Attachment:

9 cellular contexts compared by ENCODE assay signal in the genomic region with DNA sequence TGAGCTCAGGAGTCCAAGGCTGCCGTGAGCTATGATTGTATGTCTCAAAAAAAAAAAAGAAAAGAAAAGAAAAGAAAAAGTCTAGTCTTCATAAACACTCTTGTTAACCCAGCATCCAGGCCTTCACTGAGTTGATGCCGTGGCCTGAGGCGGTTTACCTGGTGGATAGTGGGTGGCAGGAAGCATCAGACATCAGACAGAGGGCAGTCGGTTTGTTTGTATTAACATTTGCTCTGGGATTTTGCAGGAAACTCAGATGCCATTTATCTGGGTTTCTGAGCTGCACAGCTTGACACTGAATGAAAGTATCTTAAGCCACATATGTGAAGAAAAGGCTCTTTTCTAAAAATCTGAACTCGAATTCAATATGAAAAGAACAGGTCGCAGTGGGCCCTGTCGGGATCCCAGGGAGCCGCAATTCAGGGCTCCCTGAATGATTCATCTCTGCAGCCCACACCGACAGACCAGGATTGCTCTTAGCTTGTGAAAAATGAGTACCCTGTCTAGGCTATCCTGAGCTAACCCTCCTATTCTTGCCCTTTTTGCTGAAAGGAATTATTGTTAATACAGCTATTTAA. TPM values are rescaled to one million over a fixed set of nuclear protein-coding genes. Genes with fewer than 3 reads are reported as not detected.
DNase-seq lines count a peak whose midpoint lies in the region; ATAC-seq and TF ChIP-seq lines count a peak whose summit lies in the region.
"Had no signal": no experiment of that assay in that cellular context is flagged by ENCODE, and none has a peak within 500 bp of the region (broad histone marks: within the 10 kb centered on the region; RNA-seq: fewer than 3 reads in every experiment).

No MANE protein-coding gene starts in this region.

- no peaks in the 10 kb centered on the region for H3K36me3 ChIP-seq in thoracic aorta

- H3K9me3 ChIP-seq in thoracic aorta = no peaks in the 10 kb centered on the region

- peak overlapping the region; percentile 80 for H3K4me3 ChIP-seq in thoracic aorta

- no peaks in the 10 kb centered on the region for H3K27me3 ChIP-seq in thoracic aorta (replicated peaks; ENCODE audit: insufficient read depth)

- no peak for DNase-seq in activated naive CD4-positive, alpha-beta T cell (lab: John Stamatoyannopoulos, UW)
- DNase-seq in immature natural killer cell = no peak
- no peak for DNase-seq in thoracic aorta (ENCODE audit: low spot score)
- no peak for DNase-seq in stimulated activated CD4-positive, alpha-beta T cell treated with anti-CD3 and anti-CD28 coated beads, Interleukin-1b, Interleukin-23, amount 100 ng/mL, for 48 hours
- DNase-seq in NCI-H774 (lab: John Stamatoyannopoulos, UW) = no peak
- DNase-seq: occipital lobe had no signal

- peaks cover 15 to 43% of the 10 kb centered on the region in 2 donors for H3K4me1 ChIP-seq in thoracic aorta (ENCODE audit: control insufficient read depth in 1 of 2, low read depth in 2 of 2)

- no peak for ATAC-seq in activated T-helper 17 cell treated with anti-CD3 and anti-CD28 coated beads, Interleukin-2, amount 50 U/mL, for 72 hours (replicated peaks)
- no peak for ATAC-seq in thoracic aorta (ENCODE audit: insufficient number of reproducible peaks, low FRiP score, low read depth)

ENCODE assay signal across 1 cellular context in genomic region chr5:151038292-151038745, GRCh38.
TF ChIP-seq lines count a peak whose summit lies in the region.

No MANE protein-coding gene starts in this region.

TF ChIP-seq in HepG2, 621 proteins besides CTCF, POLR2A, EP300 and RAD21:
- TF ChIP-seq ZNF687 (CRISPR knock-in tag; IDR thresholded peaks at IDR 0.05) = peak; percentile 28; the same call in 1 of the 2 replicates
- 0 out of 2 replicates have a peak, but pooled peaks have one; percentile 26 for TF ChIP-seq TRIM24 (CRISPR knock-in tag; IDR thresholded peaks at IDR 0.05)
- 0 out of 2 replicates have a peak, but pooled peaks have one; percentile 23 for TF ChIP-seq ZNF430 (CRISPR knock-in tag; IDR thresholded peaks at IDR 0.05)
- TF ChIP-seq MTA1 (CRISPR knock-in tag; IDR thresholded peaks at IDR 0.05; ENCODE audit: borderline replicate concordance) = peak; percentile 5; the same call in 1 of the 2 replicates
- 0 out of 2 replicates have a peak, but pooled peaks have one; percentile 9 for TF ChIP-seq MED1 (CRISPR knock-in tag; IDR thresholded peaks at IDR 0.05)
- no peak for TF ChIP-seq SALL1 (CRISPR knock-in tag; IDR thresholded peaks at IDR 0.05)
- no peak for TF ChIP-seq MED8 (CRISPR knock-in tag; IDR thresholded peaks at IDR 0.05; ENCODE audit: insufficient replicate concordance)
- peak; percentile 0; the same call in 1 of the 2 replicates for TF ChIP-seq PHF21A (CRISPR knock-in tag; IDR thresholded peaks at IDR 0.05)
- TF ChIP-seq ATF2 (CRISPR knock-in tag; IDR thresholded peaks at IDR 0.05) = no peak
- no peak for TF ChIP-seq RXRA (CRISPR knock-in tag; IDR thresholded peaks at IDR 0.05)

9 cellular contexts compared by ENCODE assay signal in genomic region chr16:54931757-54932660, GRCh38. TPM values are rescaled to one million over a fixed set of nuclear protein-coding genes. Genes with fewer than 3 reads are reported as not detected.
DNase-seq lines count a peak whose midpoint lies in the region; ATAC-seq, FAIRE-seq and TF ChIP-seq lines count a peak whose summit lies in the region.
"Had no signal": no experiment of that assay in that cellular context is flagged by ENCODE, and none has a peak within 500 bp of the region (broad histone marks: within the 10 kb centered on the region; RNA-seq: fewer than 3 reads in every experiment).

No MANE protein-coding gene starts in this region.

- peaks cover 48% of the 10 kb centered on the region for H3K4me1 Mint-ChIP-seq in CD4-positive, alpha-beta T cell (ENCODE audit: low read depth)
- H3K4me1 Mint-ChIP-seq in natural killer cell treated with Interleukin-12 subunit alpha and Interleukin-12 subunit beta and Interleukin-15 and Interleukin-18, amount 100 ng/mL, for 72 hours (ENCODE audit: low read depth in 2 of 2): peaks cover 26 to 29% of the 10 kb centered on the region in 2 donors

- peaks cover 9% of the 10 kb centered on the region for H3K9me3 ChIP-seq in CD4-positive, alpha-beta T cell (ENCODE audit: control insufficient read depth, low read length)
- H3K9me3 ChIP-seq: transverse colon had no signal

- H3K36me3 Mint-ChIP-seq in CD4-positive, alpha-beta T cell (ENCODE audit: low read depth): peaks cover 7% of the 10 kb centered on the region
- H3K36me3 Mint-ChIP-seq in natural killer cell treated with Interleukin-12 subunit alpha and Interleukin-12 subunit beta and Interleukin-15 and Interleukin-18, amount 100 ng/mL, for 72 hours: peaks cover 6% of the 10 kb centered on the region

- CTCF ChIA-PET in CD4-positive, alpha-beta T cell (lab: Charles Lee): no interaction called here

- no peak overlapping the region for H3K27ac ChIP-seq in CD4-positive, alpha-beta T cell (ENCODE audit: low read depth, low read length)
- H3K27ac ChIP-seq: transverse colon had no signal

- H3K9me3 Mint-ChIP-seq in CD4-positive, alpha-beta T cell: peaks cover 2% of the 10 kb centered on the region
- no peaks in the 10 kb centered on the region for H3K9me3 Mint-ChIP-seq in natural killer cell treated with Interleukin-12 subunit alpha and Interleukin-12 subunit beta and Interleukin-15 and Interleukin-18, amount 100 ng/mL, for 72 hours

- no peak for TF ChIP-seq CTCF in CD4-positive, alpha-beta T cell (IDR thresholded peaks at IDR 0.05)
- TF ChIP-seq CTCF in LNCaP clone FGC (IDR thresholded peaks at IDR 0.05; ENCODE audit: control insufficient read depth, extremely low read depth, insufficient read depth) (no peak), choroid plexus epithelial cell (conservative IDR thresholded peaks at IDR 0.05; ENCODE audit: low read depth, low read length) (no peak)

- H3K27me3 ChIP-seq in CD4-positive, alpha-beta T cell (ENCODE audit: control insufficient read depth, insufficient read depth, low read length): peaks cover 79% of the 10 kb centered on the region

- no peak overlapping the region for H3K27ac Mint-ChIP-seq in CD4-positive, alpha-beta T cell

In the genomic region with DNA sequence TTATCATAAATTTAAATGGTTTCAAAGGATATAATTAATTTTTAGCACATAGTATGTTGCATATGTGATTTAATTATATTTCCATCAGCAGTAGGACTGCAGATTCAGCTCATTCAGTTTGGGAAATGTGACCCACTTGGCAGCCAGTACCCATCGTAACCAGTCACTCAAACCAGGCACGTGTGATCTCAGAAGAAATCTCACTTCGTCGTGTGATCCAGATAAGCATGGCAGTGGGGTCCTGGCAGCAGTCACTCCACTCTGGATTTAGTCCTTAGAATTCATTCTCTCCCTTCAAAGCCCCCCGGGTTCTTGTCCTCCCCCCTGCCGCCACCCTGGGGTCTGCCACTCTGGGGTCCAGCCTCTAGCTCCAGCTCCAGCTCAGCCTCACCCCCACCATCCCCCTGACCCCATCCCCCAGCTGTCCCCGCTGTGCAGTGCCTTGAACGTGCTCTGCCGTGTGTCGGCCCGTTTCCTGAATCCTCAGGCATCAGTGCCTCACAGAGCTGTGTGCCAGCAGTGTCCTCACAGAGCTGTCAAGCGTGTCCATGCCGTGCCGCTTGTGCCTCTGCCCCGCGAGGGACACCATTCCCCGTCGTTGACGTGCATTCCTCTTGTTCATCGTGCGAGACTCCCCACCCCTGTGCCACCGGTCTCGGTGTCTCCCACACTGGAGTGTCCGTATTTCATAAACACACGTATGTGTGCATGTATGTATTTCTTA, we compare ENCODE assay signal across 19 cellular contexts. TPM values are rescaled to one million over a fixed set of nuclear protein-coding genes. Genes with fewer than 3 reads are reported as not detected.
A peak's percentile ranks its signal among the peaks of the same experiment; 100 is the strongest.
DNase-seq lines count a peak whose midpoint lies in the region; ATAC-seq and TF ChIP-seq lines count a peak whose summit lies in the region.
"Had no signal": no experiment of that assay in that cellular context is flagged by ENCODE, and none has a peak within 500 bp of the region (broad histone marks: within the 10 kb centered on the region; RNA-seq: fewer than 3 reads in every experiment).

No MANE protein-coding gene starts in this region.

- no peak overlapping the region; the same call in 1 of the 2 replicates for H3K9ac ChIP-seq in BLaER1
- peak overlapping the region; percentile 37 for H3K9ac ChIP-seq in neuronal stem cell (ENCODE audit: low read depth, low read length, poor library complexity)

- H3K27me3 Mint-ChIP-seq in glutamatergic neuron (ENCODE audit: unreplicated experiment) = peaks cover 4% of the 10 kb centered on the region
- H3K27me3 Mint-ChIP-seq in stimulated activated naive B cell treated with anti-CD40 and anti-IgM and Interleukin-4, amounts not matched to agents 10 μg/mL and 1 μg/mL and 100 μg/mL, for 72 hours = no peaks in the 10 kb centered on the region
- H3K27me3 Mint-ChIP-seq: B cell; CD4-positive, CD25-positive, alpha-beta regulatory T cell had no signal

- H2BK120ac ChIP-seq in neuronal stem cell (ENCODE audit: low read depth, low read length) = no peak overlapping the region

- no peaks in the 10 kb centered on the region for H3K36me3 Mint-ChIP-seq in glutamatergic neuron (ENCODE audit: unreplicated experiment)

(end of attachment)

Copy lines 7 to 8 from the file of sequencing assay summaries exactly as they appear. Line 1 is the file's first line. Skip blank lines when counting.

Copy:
- peak overlapping the region; percentile 80 for H3K4me3 ChIP-seq in thoracic aorta

- no peaks in the 10 kb centered on the region for H3K27me3 ChIP-seq in thoracic aorta (replicated peaks; ENCODE audit: insufficient read depth)